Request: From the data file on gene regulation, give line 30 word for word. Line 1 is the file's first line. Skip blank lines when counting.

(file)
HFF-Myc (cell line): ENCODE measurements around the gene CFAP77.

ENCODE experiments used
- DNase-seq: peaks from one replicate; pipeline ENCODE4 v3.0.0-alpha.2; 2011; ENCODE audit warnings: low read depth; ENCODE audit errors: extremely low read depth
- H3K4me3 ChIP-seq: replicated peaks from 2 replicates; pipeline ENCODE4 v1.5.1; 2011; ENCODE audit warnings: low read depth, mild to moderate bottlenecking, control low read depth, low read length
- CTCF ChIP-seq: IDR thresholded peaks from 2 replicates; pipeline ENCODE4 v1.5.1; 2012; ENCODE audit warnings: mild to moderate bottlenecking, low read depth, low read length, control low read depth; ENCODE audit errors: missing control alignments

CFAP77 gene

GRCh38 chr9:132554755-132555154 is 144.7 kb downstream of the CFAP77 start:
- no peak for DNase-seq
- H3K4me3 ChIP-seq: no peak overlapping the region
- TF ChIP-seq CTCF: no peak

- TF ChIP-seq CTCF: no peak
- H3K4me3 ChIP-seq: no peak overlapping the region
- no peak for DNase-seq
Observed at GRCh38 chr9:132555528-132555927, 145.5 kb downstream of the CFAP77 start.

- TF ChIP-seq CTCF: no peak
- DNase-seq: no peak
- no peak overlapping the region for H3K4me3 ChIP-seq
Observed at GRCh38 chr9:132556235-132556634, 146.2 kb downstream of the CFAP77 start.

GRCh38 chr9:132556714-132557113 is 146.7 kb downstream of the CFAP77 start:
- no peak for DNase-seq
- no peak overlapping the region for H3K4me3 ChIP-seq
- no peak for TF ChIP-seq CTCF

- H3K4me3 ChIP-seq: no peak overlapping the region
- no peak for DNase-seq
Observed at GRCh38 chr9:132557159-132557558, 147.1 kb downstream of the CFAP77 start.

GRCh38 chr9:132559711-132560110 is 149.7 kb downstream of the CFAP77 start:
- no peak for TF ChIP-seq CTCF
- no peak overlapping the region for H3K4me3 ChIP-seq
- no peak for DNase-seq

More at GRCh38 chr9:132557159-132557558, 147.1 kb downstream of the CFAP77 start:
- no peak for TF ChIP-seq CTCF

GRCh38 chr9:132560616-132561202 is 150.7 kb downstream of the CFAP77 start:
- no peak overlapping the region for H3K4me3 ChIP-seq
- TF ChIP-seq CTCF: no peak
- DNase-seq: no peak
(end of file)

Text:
More at GRCh38 chr9:132557159-132557558, 147.1 kb downstream of the CFAP77 start: